Natasha Balwit

The Rebuilding Center

Tearing Down Homes, Building a Workforce

After Portland banned demolition of its oldest homes, it forged a path for women and people of color to find higher-paying work in the trades.

Kathy Willens/AP

This Month in Urbanism: June 2017

A roundup of city-focused events around the world. This month: sustainable transport, architectural film, a gathering of mayors, and Frank Lloyd Wright’s 150th.

John Bazemore/AP

The Urban-Rural Divide in Interracial Marriage

More Americans than ever are married to someone of a different race—but it’s more common in some places than others.

Andrew Kelly/Reuters

This Month in Urbanism: May 2017

A sampling of city-focused events around the world. This month: public space, the good city, and the links between incarceration and environmental justice.

Alex Brandon/AP

Poems That Show How Gentrification Is Personal

To close out National Poetry Month, we rounded up poems that translate gentrification and the housing crisis into personal terms.

Courtesy of Radlab

Reimagining Retail Carts for Street Vendors

Radlab’s bright and compact new Modular Urban Vending carts in Boston put a new face on street vending.

(Don O'Brien/CC BY 2.0)

This Month in Urbanism: April 2017

A sampling of city-focused events around the world. This month: NYC’s secrets, prosperity for all, taking back Paris, and living small in Seattle.

Courtesy of StreetMusicMap Radio

The New Podcast Spotlighting NYC's Street Musicians

StreetMusicMap Radio gives buskers another kind of platform.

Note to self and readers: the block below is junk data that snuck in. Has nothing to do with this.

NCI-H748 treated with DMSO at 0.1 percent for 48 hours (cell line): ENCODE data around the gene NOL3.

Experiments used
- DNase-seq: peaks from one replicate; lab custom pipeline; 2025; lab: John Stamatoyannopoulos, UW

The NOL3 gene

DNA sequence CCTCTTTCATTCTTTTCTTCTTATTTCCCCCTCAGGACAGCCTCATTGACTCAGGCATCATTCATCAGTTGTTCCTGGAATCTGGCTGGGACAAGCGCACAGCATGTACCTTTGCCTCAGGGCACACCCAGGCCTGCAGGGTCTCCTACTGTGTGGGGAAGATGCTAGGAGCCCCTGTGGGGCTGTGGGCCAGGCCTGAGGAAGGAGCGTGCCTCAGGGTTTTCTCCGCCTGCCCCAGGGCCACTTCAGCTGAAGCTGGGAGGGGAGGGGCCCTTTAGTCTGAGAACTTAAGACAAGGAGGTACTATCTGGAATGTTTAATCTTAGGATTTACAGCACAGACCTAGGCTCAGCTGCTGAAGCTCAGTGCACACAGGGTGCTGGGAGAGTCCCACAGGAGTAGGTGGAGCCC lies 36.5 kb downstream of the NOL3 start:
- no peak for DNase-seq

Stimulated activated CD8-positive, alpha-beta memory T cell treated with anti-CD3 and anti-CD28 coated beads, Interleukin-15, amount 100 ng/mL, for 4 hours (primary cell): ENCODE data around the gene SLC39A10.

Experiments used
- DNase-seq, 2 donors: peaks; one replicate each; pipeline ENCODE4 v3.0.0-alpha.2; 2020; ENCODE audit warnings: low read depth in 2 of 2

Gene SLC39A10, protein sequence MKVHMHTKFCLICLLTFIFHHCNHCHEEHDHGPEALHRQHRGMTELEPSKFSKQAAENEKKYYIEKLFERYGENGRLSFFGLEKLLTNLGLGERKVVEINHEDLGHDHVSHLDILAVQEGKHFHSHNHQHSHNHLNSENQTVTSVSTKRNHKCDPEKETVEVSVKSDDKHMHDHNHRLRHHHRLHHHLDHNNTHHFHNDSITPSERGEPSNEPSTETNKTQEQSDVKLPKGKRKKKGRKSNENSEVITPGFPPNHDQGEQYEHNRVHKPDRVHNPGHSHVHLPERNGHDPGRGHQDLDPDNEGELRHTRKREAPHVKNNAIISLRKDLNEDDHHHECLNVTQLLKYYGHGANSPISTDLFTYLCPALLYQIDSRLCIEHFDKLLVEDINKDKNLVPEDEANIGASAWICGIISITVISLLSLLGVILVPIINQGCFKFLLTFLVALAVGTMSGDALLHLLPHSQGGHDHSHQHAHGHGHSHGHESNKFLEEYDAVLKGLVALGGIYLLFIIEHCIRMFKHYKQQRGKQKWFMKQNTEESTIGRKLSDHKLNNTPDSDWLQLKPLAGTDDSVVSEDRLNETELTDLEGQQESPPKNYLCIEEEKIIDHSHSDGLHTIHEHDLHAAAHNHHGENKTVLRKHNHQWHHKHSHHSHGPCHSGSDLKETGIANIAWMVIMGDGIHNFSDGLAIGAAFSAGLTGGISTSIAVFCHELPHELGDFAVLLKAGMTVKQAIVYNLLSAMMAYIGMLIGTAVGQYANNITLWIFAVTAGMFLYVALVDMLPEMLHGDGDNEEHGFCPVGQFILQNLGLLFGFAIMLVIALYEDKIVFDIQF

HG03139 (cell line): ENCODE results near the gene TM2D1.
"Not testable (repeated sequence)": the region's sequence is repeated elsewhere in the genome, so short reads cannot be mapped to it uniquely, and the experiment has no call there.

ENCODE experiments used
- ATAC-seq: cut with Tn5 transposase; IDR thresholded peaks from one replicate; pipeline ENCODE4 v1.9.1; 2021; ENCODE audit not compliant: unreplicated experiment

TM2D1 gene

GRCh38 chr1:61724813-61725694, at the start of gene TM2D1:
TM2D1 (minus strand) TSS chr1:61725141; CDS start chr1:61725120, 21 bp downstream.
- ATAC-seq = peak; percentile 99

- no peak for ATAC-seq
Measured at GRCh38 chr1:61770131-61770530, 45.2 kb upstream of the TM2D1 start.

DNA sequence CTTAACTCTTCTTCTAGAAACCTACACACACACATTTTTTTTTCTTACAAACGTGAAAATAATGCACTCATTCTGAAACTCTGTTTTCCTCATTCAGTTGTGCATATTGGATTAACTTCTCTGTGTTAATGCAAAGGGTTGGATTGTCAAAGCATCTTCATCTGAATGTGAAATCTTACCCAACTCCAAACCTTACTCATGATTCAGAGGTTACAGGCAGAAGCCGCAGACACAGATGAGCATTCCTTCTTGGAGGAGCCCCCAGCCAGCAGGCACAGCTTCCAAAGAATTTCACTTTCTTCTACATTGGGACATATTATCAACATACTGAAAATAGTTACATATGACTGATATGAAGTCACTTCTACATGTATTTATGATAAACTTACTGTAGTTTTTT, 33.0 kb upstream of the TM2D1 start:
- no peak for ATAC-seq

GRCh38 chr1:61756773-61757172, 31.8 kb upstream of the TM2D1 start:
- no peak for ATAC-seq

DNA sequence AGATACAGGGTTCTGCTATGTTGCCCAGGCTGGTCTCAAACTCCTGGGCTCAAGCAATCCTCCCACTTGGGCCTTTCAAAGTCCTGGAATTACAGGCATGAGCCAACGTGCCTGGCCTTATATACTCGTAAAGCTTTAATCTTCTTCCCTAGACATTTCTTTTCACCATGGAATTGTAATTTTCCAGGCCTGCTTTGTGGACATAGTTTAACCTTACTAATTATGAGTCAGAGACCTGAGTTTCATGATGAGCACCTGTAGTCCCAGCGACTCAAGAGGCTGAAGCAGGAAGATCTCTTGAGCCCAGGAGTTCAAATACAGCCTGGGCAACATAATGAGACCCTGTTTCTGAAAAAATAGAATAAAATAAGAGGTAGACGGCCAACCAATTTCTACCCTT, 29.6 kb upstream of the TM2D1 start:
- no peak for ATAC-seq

David Ryder/Reuters

Seattle Considers Giving Renters a Formal Voice at City Hall

A new commission would advise officials on issues affecting renters and seek ways to enact stronger protections.

Mike Hutchings/Reuters

This Month in Urbanism: March 2017

A sampling of city-focused events around the world. This month: bikes, land, water and mayors.

Green Bloc

In Vancouver, a Climate Program That's All About the Neighbors

Community events and a little friendly competition simplify the enormous task of slashing ecological footprints.

Boyoun Kim/TASCHEN

Drop in to Luxurious Urban Oases in the Sky

A new book gives a birds-eye-view of lush rooftop spaces around the world.


For Muslim Americans, a Call to Public Service

A political action group is launching a campaign to encourage more Muslims to run for office, offering guidance and a community organizing playbook to help them get started.

Rickey Rogers/Reuters

This Month in Urbanism: February 2017

A sampling of city-focused events around the world. This month: urban agriculture in Atlanta, the complexity of street networks, and how to love a city in the snow.

Thomas R Machnitzki/Wikimedia Commons

Enshrining the Sites of the Struggle for Civil Rights

The National Park Service is allocating $7.75 million in grants to shore up 39 places and projects across the U.S.

US Department of Education/CC BY 2.0

The Racial Gap in Education Is Slowly Shrinking

When it comes to academic achievement, students of color show signs of catching up to their white peers, according to a new report—but poor students are left as far behind as ever.

Shaun Dawson/CC BY 2.0

Why It's a Good Year to Be a Renter: Best #Cityreads of the Week

A roundup of the best stories on cities and urbanism we’ve come across in the past seven days.


A Growing Seattle Goes All In on Transit

Voters agreed to fund expansions and improvements for local bus and light rail systems. A short film shows how that choice is shaping the city’s future.